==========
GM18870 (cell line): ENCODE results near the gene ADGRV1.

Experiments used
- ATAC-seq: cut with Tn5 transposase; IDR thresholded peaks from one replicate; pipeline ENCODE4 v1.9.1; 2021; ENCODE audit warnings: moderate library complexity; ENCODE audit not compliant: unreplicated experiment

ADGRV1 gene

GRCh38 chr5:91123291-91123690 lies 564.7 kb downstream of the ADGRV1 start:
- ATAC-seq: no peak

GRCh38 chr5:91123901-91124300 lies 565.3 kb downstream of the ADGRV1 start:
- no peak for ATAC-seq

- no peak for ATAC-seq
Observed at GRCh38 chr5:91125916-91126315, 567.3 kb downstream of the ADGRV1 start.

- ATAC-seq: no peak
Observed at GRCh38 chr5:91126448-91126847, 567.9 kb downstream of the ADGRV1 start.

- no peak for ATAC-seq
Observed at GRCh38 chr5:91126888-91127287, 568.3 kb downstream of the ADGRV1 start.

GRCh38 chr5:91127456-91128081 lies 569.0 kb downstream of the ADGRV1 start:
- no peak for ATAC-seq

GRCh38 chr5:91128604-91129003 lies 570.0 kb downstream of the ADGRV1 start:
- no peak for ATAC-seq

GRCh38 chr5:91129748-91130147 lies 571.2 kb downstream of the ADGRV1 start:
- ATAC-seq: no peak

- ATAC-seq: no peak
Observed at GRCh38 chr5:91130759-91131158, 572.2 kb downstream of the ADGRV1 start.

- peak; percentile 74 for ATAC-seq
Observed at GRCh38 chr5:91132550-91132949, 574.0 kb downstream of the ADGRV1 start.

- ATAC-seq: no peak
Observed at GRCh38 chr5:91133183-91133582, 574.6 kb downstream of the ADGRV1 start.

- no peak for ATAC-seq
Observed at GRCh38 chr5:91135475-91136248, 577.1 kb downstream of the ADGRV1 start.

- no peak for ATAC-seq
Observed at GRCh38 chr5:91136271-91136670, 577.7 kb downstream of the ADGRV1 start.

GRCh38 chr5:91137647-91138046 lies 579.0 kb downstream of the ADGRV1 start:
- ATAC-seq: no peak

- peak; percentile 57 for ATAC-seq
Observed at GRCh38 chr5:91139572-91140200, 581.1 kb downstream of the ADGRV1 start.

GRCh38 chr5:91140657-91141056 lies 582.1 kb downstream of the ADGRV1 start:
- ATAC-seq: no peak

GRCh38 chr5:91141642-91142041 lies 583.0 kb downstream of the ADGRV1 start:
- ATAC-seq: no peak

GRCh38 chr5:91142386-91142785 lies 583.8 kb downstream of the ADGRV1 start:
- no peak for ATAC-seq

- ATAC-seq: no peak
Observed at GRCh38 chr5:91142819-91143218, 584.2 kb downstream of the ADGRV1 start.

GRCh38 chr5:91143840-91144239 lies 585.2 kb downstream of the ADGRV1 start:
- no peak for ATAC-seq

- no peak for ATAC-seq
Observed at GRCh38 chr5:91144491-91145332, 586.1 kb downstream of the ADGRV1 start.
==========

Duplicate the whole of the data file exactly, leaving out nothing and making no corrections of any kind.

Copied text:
GM18870 (cell line): ENCODE results near the gene ADGRV1.

Experiments used
- ATAC-seq: cut with Tn5 transposase; IDR thresholded peaks from one replicate; pipeline ENCODE4 v1.9.1; 2021; ENCODE audit warnings: moderate library complexity; ENCODE audit not compliant: unreplicated experiment

ADGRV1 gene

GRCh38 chr5:91123291-91123690 lies 564.7 kb downstream of the ADGRV1 start:
- ATAC-seq: no peak

GRCh38 chr5:91123901-91124300 lies 565.3 kb downstream of the ADGRV1 start:
- no peak for ATAC-seq

- no peak for ATAC-seq
Observed at GRCh38 chr5:91125916-91126315, 567.3 kb downstream of the ADGRV1 start.

- ATAC-seq: no peak
Observed at GRCh38 chr5:91126448-91126847, 567.9 kb downstream of the ADGRV1 start.

- no peak for ATAC-seq
Observed at GRCh38 chr5:91126888-91127287, 568.3 kb downstream of the ADGRV1 start.

GRCh38 chr5:91127456-91128081 lies 569.0 kb downstream of the ADGRV1 start:
- no peak for ATAC-seq

GRCh38 chr5:91128604-91129003 lies 570.0 kb downstream of the ADGRV1 start:
- no peak for ATAC-seq

GRCh38 chr5:91129748-91130147 lies 571.2 kb downstream of the ADGRV1 start:
- ATAC-seq: no peak

- ATAC-seq: no peak
Observed at GRCh38 chr5:91130759-91131158, 572.2 kb downstream of the ADGRV1 start.

- peak; percentile 74 for ATAC-seq
Observed at GRCh38 chr5:91132550-91132949, 574.0 kb downstream of the ADGRV1 start.

- ATAC-seq: no peak
Observed at GRCh38 chr5:91133183-91133582, 574.6 kb downstream of the ADGRV1 start.

- no peak for ATAC-seq
Observed at GRCh38 chr5:91135475-91136248, 577.1 kb downstream of the ADGRV1 start.

- no peak for ATAC-seq
Observed at GRCh38 chr5:91136271-91136670, 577.7 kb downstream of the ADGRV1 start.

GRCh38 chr5:91137647-91138046 lies 579.0 kb downstream of the ADGRV1 start:
- ATAC-seq: no peak

- peak; percentile 57 for ATAC-seq
Observed at GRCh38 chr5:91139572-91140200, 581.1 kb downstream of the ADGRV1 start.

GRCh38 chr5:91140657-91141056 lies 582.1 kb downstream of the ADGRV1 start:
- ATAC-seq: no peak

GRCh38 chr5:91141642-91142041 lies 583.0 kb downstream of the ADGRV1 start:
- ATAC-seq: no peak

GRCh38 chr5:91142386-91142785 lies 583.8 kb downstream of the ADGRV1 start:
- no peak for ATAC-seq

- ATAC-seq: no peak
Observed at GRCh38 chr5:91142819-91143218, 584.2 kb downstream of the ADGRV1 start.

GRCh38 chr5:91143840-91144239 lies 585.2 kb downstream of the ADGRV1 start:
- no peak for ATAC-seq

- no peak for ATAC-seq
Observed at GRCh38 chr5:91144491-91145332, 586.1 kb downstream of the ADGRV1 start.